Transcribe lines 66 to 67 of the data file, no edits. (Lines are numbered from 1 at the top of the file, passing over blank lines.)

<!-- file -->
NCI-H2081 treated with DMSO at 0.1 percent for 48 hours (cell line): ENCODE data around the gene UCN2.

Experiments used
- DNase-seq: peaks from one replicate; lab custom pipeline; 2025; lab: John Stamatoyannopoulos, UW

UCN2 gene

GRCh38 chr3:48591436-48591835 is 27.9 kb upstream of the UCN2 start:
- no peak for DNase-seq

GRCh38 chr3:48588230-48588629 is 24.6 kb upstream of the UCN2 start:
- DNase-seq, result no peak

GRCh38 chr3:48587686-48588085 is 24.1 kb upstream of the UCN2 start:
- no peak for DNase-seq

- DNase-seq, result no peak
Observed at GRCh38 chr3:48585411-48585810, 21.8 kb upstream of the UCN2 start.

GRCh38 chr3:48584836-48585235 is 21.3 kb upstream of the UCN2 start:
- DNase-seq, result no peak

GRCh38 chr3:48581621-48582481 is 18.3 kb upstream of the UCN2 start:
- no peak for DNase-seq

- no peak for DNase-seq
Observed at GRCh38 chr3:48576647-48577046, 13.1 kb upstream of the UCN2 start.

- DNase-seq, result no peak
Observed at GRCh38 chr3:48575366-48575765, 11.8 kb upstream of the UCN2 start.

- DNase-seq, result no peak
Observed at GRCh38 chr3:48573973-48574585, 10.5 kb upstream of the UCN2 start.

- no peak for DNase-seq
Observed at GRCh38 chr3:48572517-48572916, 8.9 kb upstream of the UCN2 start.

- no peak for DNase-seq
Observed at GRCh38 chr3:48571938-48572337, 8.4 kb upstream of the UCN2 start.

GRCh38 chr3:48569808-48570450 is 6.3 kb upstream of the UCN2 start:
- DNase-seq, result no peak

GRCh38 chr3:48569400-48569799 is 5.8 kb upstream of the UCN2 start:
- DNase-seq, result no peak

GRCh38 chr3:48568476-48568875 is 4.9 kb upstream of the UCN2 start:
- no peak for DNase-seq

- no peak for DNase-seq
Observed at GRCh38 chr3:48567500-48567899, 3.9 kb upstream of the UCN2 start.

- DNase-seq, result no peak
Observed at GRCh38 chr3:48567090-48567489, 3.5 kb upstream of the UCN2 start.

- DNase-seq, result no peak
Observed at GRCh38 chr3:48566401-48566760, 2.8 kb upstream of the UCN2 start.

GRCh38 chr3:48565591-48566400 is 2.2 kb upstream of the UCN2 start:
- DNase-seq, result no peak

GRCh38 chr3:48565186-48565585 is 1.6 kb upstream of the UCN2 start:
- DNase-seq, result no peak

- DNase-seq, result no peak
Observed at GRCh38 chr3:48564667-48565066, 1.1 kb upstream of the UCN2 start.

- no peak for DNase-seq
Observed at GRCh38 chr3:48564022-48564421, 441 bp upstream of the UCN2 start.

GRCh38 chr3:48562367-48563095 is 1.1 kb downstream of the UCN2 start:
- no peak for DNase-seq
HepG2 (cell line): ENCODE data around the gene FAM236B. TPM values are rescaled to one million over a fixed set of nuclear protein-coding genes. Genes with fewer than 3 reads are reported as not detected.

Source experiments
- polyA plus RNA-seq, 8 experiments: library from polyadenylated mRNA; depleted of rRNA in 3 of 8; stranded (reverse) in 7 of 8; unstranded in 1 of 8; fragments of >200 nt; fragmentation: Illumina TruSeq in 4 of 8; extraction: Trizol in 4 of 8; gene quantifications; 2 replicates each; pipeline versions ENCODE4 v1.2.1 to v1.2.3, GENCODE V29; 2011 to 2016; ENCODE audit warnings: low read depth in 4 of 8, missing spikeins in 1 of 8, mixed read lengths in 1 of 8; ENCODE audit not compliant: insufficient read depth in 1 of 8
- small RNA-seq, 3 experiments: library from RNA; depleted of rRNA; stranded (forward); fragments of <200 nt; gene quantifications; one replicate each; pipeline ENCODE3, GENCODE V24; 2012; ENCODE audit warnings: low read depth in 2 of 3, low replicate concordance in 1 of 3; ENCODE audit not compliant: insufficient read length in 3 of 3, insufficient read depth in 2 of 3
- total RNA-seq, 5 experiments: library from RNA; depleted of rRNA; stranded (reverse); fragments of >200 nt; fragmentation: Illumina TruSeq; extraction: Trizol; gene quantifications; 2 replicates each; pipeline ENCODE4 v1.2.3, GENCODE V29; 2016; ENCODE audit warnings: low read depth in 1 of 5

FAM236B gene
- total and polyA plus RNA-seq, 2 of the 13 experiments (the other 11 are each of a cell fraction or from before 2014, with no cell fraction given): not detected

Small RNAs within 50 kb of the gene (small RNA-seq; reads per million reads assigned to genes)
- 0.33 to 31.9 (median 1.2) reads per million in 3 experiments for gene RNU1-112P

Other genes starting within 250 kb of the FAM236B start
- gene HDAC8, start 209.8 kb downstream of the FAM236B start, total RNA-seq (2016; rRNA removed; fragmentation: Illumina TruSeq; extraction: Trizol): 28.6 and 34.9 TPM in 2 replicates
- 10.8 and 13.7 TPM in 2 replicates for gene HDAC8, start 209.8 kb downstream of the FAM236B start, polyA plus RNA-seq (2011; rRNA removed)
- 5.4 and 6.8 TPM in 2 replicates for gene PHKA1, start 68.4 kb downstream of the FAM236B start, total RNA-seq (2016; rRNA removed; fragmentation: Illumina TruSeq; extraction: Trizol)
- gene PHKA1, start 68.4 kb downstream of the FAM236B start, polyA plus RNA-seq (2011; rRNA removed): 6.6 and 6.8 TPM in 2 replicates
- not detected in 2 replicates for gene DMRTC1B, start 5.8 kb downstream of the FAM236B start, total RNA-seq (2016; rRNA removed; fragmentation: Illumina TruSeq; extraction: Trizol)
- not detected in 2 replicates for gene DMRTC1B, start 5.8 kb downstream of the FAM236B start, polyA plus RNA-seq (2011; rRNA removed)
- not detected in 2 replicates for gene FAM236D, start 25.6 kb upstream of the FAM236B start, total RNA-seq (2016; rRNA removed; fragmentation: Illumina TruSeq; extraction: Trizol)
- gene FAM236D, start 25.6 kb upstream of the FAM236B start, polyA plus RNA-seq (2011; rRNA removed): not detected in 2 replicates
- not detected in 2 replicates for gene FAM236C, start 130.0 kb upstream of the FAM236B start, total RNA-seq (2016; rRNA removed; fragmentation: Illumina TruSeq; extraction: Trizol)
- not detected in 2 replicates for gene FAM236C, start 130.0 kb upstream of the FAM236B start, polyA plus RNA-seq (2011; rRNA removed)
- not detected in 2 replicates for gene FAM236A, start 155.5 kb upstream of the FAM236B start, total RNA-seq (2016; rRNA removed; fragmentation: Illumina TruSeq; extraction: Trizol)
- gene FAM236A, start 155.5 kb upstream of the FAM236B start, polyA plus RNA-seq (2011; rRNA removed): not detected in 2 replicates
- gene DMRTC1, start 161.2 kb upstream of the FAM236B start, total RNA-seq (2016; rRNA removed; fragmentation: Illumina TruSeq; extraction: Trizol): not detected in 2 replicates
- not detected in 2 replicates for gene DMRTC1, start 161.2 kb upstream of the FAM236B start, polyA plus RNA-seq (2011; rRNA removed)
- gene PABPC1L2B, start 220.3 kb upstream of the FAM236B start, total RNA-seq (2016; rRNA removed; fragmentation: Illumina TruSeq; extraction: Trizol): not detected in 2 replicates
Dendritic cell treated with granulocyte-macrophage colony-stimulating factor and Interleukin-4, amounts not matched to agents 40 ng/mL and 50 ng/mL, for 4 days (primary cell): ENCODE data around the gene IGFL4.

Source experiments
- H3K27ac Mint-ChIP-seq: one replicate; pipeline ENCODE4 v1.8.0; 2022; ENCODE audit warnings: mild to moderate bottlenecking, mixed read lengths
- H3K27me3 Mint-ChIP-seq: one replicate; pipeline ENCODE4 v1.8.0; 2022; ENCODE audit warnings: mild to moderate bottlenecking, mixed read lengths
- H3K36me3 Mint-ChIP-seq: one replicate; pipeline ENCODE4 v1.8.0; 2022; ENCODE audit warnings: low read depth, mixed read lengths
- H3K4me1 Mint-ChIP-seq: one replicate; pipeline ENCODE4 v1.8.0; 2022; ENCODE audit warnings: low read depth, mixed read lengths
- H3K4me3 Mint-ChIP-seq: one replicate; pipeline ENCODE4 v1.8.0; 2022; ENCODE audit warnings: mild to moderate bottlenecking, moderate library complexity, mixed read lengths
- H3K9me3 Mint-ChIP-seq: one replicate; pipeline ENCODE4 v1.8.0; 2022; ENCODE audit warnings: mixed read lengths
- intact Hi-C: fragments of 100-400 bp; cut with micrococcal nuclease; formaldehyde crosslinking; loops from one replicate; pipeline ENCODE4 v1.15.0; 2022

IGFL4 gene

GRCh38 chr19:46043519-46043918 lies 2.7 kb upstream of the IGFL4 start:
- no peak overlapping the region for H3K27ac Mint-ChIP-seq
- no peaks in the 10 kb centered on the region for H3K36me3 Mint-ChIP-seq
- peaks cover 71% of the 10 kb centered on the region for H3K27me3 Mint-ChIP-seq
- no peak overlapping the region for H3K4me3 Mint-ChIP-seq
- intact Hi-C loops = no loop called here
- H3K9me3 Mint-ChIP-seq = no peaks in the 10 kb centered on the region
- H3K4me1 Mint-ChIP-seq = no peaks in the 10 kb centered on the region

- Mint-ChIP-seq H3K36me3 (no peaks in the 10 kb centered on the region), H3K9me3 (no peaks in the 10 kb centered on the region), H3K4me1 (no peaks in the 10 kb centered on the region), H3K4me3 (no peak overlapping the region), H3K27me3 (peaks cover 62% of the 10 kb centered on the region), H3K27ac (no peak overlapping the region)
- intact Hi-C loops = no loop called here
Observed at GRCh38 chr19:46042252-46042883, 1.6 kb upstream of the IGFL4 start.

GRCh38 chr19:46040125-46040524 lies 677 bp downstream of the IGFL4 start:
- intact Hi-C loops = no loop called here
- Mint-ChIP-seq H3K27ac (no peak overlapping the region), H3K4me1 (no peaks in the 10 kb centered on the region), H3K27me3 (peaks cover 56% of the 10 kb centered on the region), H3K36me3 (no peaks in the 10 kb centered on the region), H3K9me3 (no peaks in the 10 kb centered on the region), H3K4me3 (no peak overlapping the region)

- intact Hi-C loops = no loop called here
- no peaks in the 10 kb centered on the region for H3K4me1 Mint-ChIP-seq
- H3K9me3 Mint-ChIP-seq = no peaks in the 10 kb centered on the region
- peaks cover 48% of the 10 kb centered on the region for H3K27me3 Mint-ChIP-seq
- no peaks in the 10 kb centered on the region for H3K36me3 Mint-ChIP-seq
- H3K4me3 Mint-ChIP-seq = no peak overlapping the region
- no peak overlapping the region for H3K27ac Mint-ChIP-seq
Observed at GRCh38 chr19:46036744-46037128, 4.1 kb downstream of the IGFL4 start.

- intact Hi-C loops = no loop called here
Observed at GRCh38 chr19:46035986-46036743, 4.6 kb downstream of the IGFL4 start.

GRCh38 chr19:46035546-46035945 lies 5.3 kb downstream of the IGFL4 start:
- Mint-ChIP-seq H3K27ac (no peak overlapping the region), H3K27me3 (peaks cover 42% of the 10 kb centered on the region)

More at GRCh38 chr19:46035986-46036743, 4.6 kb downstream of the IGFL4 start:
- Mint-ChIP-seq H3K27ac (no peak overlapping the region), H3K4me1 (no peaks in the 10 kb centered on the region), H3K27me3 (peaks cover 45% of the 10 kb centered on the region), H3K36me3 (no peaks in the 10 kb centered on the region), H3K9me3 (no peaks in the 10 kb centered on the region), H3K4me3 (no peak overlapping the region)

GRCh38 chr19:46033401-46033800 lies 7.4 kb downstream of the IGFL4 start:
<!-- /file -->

- gene FAM236D, start 25.6 kb upstream of the FAM236B start, polyA plus RNA-seq (2011; rRNA removed): not detected in 2 replicates
- not detected in 2 replicates for gene FAM236C, start 130.0 kb upstream of the FAM236B start, total RNA-seq (2016; rRNA removed; fragmentation: Illumina TruSeq; extraction: Trizol)